“I demand the flesh and blood of a virgin child as payment,” the demon boomed.

“Oh I’m sorry,” Elsie replied, “But I don’t have any more of that here. I can give you a turkey sandwich on rye and some fresh brewed iced tea instead.”

The demon loomed over her, and Elsie could feel its hot smelly breath on her face.

In its low, rumbling voice, Barzanar said, “Actually, that sounds lovely.”

The metal chair creaked under the immense weight of the demon as it used its finger bones to pick at its sandwich hungrily. Elsie sat across from him at the kitchen table and watched it eat. Periodically, it would use both of its meat and mustard covered hands to fumble the glass up to its mouth. Some tea dribbled out of the sides of its mouth and onto the table.

The demon burped loudly, popped the last piece of the first half of its sandwich into his mouth, and then asked, “So, you look awfully pretty today, with your hair all done and wearing those pearls. You having company over tonight?”

Elsie smiled but didn’t respond, remembering to not engage. Besides intimidation, this was common manipulation tactic for demons. Friendly chit-chat is just a way to learn a summoner’s weaknesses. Elsie knew what was coming next.

Then, as Elsie predicted, Barzanar spat, “Fine, don’t talk to me, you fat, ugly cunt.”

Without letting her pleasant smile falter, Elsie stood up and reached for the plate.

“Hey!” Barzanar snarled, “That’s mine! You gave it to me!”

“That was before you insulted me with such vulgarities, and after I invited you into my kitchen,” Elsie’s tone remained polite but firm as she stared directly into the demons eyes.

Through gritted teeth, Barzanar said, “Take that plate, and I’ll rip your spine out of your body with my teeth.”

With that, Elsie pulled the quartz blade dagger out of her apron pocket, pointed at the demon’s heart, and stated, “Barzanar, I cast thee-“

“I’m sorry! I’m sorry!” Cried the demon, whose demeanor had become that of a scared puppy.

The black onyx dagger is an essential tool of the homemaking summoner- more important than the book itself. It instantly returns the demon to Hell, and marks them so that they can never return to Earth’s surface. No one is sure of the specifics of how a Demon is barred from returning, but no demon that has been stabbed by it could ever be summoned again. It’s best used to threaten the demons, as they fear returning to Hell permanently.

“Delightful,” Elsie said as she pocketed the dagger once again and pushed the plate back to the demon, “Now please hurry up. I am having company over, and I would like to not have one of Satan’s minions in my kitchen when they arrive.”

Barzanar scarfed down the other half of his sandwich and poured the rest of his tea into his gaping maw before Elsie had a chance to take them away again. He then climbed up from the chair. He stood over her again, but now in a less intimidating way.

He flicked his wrists, and buckets of soapy water appeared around him, hovering inches off the ground. Each one took off in a different direction. When they reached their destinations, two sponges popped out of each bucket and scrubbed the area around it. Within a minute or so, the kitchen was sparkling clean once again and the buckets and sponges disappeared in wisps of smoke. Steam rose of every surface until everything was dry again.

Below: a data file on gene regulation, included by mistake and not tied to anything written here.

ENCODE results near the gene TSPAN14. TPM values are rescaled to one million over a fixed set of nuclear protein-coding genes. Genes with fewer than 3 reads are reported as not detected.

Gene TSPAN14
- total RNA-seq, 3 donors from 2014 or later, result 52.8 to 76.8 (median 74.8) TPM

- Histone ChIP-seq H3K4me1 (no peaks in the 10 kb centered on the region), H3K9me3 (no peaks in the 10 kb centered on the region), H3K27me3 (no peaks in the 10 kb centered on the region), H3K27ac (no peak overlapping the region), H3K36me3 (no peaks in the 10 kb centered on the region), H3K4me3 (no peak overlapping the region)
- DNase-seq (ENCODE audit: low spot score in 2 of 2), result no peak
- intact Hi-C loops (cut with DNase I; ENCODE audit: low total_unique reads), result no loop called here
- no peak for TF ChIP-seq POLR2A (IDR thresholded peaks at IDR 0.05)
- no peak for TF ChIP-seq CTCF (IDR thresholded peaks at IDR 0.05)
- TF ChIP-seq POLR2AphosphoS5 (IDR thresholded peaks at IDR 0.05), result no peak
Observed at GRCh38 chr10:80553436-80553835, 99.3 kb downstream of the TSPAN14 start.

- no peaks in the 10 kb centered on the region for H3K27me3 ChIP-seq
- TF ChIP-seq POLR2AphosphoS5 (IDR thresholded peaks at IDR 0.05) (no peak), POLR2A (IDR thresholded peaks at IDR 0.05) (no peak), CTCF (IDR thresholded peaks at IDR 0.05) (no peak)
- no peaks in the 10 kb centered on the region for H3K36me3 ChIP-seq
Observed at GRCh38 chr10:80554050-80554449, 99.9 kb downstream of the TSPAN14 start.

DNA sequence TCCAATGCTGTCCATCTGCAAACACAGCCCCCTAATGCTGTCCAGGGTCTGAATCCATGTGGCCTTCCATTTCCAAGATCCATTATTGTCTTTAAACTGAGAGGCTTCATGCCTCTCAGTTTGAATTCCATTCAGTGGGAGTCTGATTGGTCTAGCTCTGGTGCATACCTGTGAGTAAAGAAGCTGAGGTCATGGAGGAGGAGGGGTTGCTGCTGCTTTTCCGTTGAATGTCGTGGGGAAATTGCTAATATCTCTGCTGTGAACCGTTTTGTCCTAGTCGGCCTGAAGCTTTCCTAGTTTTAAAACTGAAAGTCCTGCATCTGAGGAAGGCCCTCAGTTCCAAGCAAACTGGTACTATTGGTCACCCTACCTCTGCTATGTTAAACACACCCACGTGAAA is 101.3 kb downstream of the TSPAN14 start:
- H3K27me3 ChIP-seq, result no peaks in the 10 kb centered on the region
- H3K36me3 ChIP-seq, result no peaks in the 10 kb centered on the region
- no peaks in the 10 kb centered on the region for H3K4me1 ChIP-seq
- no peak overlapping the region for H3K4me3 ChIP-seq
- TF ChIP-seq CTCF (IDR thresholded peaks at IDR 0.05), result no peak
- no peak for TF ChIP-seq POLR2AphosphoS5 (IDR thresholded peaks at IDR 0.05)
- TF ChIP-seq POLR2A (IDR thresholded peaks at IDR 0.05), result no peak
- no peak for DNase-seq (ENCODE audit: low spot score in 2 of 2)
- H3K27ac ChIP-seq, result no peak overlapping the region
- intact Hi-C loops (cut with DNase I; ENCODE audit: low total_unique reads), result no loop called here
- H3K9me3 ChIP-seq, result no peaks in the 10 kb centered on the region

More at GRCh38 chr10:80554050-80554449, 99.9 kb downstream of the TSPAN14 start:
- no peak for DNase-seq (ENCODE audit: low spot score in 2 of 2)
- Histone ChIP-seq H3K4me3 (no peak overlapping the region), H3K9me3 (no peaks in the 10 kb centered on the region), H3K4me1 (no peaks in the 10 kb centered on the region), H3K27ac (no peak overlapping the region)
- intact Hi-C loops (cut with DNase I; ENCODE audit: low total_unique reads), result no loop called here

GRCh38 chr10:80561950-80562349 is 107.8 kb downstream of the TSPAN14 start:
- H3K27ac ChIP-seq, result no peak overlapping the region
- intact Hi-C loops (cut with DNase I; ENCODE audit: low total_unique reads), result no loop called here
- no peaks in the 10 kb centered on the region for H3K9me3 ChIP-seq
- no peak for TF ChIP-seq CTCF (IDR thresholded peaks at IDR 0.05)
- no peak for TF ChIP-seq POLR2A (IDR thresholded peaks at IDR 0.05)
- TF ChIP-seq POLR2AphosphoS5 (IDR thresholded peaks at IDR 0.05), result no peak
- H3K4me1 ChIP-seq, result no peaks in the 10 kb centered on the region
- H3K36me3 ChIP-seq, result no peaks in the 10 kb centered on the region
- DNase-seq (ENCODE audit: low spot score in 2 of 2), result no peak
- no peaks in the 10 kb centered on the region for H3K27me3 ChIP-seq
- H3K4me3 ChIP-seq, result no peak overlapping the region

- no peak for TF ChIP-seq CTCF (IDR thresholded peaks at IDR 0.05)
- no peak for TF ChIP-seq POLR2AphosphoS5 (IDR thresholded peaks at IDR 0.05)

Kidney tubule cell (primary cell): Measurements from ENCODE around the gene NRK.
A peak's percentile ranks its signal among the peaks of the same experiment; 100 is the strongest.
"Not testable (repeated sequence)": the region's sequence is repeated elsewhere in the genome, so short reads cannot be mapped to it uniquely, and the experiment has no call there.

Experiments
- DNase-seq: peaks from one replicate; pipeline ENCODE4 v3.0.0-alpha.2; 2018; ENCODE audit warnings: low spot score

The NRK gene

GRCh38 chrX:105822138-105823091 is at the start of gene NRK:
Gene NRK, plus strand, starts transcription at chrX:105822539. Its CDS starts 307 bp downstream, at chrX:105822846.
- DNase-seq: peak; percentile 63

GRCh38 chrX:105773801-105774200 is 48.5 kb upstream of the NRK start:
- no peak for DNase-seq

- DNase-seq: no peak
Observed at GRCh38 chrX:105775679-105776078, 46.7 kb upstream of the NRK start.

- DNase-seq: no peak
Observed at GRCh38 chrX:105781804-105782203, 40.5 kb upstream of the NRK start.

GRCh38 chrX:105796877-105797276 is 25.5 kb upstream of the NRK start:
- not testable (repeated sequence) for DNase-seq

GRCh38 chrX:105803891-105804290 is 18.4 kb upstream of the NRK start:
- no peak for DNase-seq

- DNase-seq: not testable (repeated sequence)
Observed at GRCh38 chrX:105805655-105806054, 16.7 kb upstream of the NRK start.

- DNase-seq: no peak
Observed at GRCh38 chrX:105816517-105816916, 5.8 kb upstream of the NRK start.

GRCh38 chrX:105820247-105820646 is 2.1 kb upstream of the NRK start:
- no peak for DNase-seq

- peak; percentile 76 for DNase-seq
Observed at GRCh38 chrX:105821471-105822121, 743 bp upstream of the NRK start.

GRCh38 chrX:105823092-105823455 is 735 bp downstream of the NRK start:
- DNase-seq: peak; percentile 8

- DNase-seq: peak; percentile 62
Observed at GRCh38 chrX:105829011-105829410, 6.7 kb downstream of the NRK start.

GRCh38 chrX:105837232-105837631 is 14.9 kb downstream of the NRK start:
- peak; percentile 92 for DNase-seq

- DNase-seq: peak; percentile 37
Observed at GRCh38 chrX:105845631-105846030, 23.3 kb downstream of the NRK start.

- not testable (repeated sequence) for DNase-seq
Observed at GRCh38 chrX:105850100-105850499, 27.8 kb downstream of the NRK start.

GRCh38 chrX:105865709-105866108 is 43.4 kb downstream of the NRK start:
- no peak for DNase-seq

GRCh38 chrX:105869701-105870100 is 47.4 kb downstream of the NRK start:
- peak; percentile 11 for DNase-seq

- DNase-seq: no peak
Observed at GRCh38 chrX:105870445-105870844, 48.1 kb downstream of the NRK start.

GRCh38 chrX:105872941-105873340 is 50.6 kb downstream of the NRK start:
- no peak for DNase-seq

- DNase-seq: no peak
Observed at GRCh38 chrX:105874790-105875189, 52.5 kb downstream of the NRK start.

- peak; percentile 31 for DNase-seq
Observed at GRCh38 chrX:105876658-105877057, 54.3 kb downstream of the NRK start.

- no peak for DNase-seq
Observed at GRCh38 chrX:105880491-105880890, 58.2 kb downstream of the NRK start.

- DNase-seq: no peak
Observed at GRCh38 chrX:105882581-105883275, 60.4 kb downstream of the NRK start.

“Wow,” Elsie said as she looked at the demons work, “The Book said you were good, but it really didn’t do you justice, now did it?”

The creature bowed slightly and said, “I thank you for the offering of the turkey sandwich on rye and iced tea. Our agreement is fulfilled.”

Barzanar exploded into ash, which settled into nothingness, and the chalk markings on the circular cloth were erased. Even the demon’s scent was gone from the air, replaced with the smell of the meal Elsie had prepared. Elsie picked the cloth up from the floor, rolled the dagger back up in it, and then stashed them and the book back into their secret hiding spot.

Just as she took off her apron and sat down, hoping to relax for a moment, voices at the front door alerted her that her husband and the Andersons had arrived. Elsie hurried to the door to greet her guests.


The dinner was a success. Tabitha couldn’t stop complementing Elsie on the food, and everyone marveled at the pineapple upside down cake she brought out for dessert. Once the Andersons had been seen off, the dishes had been washed, and Tommy had been put to bed, Elsie and her husband, Harold, took their usual seats in the den to unwind.

“Tommy told me that you yelled at him earlier,” Harold said without looking up from his book.

“I did,” Elsie replied, setting down hers, “He tracked mud through the kitchen again not long before you got home.”

“How did you get the kitchen clean again so fast,” he said, finally looking up from his book.

“Oh, you know, I am just good at what I do,” Elsie lied.

And that is the most important rule: A homemaker is never, under any circumstances, to let her husband know that they summon demons to help with the housework.


Leave a comment

No comments yet.

Comments RSS TrackBack Identifier URI

Leave a Reply

Fill in your details below or click an icon to log in: Logo

You are commenting using your account. Log Out /  Change )

Google photo

You are commenting using your Google account. Log Out /  Change )

Twitter picture

You are commenting using your Twitter account. Log Out /  Change )

Facebook photo

You are commenting using your Facebook account. Log Out /  Change )

Connecting to %s

  • I am this popular!

    • 100,741 hits
  • Blast from the Past!

    May 2018
    S M T W T F S
    « Mar    
  • The Vault